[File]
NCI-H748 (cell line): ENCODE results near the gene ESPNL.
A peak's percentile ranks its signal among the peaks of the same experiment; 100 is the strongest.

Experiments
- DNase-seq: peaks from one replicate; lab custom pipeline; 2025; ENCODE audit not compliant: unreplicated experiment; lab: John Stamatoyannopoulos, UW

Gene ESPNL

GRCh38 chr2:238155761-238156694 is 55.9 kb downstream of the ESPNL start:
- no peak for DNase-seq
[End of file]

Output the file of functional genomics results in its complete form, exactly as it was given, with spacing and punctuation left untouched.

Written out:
NCI-H748 (cell line): ENCODE results near the gene ESPNL.
A peak's percentile ranks its signal among the peaks of the same experiment; 100 is the strongest.

Experiments
- DNase-seq: peaks from one replicate; lab custom pipeline; 2025; ENCODE audit not compliant: unreplicated experiment; lab: John Stamatoyannopoulos, UW

Gene ESPNL

GRCh38 chr2:238155761-238156694 is 55.9 kb downstream of the ESPNL start:
- no peak for DNase-seq